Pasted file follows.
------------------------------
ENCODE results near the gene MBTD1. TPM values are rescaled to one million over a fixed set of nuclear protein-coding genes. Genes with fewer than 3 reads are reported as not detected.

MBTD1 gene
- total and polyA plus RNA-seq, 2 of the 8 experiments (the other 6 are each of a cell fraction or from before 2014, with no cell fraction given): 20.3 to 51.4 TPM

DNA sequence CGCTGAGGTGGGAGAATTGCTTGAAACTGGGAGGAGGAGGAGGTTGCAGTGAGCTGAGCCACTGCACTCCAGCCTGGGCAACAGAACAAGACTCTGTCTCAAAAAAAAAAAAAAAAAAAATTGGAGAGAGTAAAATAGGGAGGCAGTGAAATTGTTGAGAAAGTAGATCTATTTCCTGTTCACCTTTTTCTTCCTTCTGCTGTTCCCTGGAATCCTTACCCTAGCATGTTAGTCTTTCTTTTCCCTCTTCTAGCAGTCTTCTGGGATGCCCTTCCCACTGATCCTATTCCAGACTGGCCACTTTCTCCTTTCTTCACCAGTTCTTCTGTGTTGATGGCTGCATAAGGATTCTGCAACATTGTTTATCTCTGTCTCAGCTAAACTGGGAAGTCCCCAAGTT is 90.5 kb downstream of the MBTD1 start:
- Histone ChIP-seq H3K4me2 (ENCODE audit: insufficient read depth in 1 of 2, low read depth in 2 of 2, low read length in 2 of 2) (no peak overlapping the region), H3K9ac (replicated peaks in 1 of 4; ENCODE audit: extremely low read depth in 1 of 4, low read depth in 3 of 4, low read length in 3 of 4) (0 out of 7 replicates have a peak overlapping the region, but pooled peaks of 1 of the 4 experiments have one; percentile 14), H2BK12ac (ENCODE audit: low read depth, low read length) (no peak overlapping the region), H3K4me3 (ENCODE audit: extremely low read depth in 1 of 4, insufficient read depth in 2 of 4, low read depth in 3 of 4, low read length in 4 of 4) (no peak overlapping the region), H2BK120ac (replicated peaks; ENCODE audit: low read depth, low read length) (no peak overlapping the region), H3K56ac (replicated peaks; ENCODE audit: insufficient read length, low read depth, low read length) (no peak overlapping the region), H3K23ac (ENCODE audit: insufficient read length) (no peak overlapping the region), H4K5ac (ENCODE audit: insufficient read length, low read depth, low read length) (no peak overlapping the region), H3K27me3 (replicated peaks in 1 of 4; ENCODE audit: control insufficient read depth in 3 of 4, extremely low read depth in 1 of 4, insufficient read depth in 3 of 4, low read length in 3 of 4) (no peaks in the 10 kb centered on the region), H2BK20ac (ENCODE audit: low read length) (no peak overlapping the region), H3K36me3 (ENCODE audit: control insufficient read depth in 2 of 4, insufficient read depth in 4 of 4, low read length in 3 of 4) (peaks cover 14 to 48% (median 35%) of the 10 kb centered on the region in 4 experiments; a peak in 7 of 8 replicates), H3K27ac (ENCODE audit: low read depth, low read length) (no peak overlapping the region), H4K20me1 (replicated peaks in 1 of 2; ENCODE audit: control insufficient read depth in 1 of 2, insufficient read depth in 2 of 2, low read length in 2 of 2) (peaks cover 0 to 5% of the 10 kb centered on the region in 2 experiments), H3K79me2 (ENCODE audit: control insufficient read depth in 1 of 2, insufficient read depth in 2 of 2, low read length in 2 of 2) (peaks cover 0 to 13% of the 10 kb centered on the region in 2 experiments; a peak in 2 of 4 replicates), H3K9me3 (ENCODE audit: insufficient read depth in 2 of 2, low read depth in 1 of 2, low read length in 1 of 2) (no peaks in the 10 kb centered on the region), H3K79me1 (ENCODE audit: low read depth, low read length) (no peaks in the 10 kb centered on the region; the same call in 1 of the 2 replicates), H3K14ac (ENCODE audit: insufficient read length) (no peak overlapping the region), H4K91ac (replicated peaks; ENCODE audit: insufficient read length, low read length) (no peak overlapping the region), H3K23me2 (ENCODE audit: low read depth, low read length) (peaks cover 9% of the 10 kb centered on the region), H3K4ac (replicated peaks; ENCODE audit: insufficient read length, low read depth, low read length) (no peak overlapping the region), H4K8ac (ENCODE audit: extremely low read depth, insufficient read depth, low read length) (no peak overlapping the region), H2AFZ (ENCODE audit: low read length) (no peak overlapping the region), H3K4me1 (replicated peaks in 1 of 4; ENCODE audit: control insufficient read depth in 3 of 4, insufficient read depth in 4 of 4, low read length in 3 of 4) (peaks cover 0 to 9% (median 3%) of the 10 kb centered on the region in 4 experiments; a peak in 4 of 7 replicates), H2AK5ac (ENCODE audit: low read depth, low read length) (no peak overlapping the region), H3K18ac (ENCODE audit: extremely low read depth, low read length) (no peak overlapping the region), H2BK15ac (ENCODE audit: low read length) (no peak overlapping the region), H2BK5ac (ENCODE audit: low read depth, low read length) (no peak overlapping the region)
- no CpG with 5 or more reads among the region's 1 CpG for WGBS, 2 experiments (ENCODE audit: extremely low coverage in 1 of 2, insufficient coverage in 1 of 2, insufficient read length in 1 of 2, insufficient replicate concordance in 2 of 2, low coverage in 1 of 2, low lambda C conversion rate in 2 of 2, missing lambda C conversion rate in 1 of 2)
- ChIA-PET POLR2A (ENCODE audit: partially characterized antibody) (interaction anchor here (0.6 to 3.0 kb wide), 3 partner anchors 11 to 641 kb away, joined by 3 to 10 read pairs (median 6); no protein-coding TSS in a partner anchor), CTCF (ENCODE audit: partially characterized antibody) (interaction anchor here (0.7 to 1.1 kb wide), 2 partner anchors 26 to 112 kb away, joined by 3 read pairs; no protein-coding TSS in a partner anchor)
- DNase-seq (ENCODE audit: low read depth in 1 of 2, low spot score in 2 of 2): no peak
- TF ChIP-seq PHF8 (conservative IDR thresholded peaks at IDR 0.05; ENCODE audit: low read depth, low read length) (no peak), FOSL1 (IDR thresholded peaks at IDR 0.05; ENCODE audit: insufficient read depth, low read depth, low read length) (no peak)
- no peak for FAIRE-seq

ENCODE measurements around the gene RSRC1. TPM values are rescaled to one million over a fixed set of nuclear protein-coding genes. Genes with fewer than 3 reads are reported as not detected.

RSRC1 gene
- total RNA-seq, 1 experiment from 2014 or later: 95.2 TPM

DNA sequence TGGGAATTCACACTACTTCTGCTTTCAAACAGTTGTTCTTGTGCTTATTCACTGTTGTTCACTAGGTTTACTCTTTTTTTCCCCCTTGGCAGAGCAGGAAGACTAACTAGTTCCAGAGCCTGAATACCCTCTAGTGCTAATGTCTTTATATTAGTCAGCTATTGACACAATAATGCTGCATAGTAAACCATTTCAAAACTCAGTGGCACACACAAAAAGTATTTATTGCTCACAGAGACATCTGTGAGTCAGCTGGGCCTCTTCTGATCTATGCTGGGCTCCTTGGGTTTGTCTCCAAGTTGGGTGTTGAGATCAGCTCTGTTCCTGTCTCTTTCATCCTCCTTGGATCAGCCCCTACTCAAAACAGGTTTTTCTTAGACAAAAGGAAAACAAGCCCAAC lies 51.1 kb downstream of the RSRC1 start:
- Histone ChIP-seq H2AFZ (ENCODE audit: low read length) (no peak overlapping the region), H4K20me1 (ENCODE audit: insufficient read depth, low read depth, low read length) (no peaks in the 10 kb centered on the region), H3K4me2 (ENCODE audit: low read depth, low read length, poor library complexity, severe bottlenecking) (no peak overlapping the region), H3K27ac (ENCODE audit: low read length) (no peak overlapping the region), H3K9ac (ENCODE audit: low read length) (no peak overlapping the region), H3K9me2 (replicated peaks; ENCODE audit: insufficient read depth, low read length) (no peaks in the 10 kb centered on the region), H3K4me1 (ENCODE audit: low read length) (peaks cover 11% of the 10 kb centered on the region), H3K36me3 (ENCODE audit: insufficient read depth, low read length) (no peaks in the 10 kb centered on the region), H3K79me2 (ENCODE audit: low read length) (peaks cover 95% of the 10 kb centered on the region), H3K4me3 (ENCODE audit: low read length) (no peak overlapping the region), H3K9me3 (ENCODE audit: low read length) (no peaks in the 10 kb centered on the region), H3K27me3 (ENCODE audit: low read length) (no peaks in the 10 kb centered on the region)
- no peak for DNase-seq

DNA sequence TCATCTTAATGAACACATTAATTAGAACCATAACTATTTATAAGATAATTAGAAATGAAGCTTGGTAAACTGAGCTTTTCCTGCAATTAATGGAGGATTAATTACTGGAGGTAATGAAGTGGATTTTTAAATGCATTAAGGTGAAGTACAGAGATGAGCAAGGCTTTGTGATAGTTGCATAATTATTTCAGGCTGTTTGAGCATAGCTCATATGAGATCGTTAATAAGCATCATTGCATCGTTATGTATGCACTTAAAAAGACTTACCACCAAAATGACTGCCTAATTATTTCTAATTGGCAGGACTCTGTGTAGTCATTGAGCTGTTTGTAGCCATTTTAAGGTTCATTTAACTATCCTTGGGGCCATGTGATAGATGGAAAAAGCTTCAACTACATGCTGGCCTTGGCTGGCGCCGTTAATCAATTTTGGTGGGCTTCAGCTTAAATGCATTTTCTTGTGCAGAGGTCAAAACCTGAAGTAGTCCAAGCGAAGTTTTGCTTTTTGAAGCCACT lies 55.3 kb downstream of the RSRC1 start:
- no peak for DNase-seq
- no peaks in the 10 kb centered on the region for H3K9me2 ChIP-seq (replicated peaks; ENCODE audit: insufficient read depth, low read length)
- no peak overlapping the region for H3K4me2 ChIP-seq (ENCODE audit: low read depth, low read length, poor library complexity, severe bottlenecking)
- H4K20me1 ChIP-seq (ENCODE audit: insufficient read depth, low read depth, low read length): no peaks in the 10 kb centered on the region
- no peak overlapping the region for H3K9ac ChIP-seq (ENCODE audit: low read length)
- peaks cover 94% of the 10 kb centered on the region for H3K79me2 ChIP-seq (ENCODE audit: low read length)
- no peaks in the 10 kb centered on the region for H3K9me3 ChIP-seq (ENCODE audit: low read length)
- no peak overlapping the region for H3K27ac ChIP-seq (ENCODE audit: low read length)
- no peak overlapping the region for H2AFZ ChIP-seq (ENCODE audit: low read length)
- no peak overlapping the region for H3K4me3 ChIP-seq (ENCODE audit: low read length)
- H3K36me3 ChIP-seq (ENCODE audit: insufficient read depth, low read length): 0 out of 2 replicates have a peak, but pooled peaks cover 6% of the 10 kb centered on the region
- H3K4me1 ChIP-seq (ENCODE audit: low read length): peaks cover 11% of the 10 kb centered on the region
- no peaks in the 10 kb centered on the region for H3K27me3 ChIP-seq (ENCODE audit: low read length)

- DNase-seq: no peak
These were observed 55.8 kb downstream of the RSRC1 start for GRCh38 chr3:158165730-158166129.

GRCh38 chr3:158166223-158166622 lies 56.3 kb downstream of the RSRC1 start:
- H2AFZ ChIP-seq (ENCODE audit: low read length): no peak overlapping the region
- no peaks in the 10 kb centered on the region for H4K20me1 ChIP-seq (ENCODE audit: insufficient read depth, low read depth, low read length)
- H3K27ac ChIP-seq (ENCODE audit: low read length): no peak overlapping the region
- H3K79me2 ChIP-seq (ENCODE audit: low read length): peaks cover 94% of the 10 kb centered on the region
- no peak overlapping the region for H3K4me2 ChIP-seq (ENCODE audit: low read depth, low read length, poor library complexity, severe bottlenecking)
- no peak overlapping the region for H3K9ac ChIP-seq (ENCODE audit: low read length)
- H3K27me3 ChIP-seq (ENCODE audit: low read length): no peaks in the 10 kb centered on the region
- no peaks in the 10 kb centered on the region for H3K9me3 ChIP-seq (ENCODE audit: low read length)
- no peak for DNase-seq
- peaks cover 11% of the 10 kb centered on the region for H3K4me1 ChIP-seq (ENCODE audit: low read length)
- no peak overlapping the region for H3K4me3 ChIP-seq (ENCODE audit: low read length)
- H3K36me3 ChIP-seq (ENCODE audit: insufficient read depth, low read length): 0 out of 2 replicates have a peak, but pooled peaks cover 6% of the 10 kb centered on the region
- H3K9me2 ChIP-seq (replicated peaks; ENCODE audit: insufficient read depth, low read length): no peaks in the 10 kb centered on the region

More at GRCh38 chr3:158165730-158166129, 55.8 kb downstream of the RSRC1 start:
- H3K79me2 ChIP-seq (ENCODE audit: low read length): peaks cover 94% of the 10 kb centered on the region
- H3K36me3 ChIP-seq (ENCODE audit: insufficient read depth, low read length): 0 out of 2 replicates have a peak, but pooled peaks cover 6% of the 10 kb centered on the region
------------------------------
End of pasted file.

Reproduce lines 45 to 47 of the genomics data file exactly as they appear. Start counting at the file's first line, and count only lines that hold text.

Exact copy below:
- H3K36me3 ChIP-seq (ENCODE audit: insufficient read depth, low read length): 0 out of 2 replicates have a peak, but pooled peaks cover 6% of the 10 kb centered on the region
- H3K9me2 ChIP-seq (replicated peaks; ENCODE audit: insufficient read depth, low read length): no peaks in the 10 kb centered on the region

More at GRCh38 chr3:158165730-158166129, 55.8 kb downstream of the RSRC1 start: